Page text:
The OCC charters, regulates, and supervises all national banks and federal savings associations as well as federal branches and agencies of foreign banks. The OCC is an independent bureau of the U.S. Department of the Treasury.
FIRPTA is a tax law that imposes U.S. income tax on foreign persons selling U.S. real estate. Under FIRPTA, if you buy U.S. real estate from a foreign person, you may be required to withhold 15% of the amount realized from the sale. The amount realized is normally the purchase price.
Note: FIRPTA has no relevance to crypto or Realdax’s services (only foreigners selling, not buying)
MSB (Money Services Business):
An MSB is generally any person offering check cashing; foreign currency exchange services; or selling money orders, travelers’ checks or pre-paid access (formerly stored value) products; for an amount greater than $1,000 per person, per day, in one or more transactions. A person who engages as a business in the transfer of funds is an MSB as a money transmitter, regardless of the amount of money transmission activity.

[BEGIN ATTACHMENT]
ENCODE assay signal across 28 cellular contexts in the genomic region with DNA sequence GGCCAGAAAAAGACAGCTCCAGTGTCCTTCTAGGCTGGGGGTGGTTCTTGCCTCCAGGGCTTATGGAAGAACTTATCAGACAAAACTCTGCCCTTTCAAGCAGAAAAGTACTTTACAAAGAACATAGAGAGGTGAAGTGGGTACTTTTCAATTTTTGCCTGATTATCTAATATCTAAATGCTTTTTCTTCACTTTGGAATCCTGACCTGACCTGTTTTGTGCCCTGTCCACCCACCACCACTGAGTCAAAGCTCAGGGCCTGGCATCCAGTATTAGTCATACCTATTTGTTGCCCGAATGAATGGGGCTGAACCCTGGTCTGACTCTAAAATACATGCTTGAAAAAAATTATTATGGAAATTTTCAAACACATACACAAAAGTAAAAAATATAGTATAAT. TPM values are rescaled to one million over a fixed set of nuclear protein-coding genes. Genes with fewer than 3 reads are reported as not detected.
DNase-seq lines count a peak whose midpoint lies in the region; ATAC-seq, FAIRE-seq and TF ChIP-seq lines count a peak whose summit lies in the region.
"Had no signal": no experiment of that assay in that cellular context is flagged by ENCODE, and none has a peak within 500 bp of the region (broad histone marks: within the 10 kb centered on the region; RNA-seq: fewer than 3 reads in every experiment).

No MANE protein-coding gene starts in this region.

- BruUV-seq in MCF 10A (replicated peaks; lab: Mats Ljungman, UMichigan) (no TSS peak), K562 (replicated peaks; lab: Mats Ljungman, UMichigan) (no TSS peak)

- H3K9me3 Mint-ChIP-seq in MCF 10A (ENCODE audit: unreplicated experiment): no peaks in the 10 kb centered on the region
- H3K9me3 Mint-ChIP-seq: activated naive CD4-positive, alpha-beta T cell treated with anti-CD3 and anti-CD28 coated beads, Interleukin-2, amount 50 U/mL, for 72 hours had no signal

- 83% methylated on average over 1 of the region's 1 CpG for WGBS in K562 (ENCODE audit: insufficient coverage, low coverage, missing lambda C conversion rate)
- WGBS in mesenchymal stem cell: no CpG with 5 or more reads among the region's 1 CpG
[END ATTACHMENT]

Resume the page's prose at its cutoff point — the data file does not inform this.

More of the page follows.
Every MSB must register with FinCEN by electronically filing FinCEN Form 107, Registration of Money Services Business, unless a person or business is only an MSB because they serve as an agent of another MSB.
BSA (Bank Secrecy Act):
The Bank Secrecy Act (BSA), also known as the Currency and Foreign Transactions Reporting Act, is legislation passed by the United States Congress in 1970 that requires U.S. financial institutions to collaborate with the U.S. government in cases of suspected money laundering and fraud.
QI (Qualified Intermediary):
IRC §1441 et seq. regulates the withholding of income taxes from payments of U.S. source income made to a non-U.S. person. Generally, the U.S. payor must verify the Tax Identification Number (TIN) of its payees and withhold 30% of this payment if a TIN is not presented. A §1441 Qualified Intermediary (QI) is generally a foreign bank or other foreign financial institution that signs an agreement with the Internal Revenue Service (IRS).
Note: QI has no relevance to crypto or Realdax’s services.